At Groceryshop, Nina Barton, President of Global Growth at Kraft Heinz, walked the audience through the typical journey of putting food on the table: a consumer discovers new ideas for meals, looks for inspiration from friends or family, plans the meals, shops for ingredients, then cooks and eats it. Over the last seventy years, this journey has remained fundamentally the same. However, the CPG industry has taken measures to evolve each of these steps in the journey to meet the needs of the consumers.
Years ago, you would need to ask a friend, family member, or search a cookbook to find a recipe. Now, all you need to do is type “mac and cheese” and thousands of recipes with images are ready at your fingertips. Eighty percent of shoppers use the internet for grocery research, and 24 percent of those shoppers research on a smartphone or tablet. Of that group, 83 percent use an app to grocery shop.
While consumers have more options, choices, and information readily available, they are often overwhelmed. They are craving a personalized, streamlined path to navigate recipes and find ingredients—all while adapting to their ever-changing schedules and lifestyles. Barton says consumers are shouting, “Help me! Don’t make me do all the heavy lifting. Give me integrated solutions that help me save time and energy.”
Connectivity helps consumers tell us what they need, and it’s up to the brands to fulfill that need. In fact, three-quarters of consumers now expect companies to understand their needs and expectations before they know what they want. “We need to be mind readers,” says Barton. For Kraft Heinz, this hasn’t been an easy feat. In today’s digital world, you “evolve or get left behind.” The company started by building strong relationships with retail and strategic partners and leveraging data to make better decisions. To digitally transform the company, Barton created four mantras.
Four Mantras to Live By to Digitally Transform
Create a culture that celebrates failure
“Perfection is so yesterday,” states Barton. She often tells her team “fail fast, fail cheap, and fail often and you will get a better consumer outcome.” At Kraft Heinz, they reward employees for taking risks.
Data is only as good as the insights it uncovers
Barton notes that for every point you uncover, there will always be another point that will counteract it. However, data needs to serve to understand and engage the customer as well as discover the root causes of their pain points.
By using this method, Barton’s team found three major pain points in the customer’s journey:
- Finding inspiration: 52 percent of shoppers say figuring out what to make is the hardest part of making a meal. On average, consumers spend 40 minutes a week planning meals and finding recipes. This is time CPG brands could give back to their shoppers.
- Finding nutritional food: Most consumers can pick up a box of cereal and look at the nutritional facts, but Kraft Heinz determined that consumers want to understand how the nutritional content in that box of cereal fits into their nutritional plan for the week.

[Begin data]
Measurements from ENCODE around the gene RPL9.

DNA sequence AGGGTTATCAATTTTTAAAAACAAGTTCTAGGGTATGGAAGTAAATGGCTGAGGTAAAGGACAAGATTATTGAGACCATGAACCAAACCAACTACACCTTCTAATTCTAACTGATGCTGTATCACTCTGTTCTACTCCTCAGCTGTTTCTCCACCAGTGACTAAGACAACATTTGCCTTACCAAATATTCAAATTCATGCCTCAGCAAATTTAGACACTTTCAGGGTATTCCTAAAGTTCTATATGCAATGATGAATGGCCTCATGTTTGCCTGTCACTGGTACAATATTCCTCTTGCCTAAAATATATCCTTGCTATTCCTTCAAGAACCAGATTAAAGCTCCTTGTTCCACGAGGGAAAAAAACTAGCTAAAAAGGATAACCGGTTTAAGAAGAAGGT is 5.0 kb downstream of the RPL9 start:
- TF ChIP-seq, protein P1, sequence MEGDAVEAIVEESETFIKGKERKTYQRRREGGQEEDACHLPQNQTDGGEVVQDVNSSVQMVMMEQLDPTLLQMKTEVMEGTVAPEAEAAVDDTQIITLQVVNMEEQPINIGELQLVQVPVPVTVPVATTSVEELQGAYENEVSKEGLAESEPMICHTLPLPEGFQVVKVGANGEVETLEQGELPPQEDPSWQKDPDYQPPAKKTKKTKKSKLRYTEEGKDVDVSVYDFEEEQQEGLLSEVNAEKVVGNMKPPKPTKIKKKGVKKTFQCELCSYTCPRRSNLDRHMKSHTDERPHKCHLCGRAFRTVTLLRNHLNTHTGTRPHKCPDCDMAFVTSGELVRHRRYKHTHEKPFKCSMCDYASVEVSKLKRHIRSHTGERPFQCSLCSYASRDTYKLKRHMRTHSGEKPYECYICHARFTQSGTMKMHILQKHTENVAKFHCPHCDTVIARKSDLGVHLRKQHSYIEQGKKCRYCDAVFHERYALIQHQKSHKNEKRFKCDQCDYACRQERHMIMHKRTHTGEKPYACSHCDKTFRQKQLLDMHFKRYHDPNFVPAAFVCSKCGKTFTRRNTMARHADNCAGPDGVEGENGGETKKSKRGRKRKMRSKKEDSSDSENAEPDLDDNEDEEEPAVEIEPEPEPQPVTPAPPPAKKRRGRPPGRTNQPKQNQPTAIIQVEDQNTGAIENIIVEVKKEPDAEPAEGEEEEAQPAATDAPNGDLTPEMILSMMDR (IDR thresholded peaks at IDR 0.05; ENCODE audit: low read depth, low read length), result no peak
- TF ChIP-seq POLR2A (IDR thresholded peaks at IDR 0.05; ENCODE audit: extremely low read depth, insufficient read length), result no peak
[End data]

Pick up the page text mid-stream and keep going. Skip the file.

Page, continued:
- Convenience: More than 30 percent of consumers find it challenging to gather the family for dinner. Kraft Heinz aims to find new ways to make it easier and simpler for families to come together throughout the entire meal prepping and making process.
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Create a process around innovation and growth
Kraft Heinz created a business group that acts as a startup and can quickly generate ideas, learn, and adapt. This group produced two macro solutions to the three pain points described above: Hyper-personalization and creating a seamless consumer experience by tying the entire journey together.
Barton was unable to say exactly what type of tools Kraft Heinz is working on to achieve their two macro solutions. But, she described them as tools that will learn about your family’s diets, keep you on budget, and create a nutritional guideline. The tools will evolve with your changing needs. For example, if you change to a paleo diet, the tools will learn this and adjust your nutritional guide as needed.
Barton says that the next big opportunity for any CPG is ecommerce. She adds, “With the landscape shifting so quickly, this needs to be a top priority.” Only two years ago, just 50 percent of Americans had the ability to buy groceries online. That figure is now over 80 percent. Online grocery sales remain relatively low, around two to three percent of the total share of grocery sales, but this number could reach as high a 25 percent by 2025. Kraft Heinz estimates its ecommerce business will reach $1bil by 2020.
Don’t just build a team, build a movement
Barton created a team with people who come from unexpected backgrounds and married them with entrepreneurial types. This created a team with a sincere desire to drive growth and better serve their customers.
Barton ends the session with, “Brands and companies that embrace change will continue to grow and win if they focus on the one thing that truly matters: the consumer. To be clear though, we are on the first step of a thousand step journey.” In the last two years, CPG companies saw more change than in the last twenty years combined.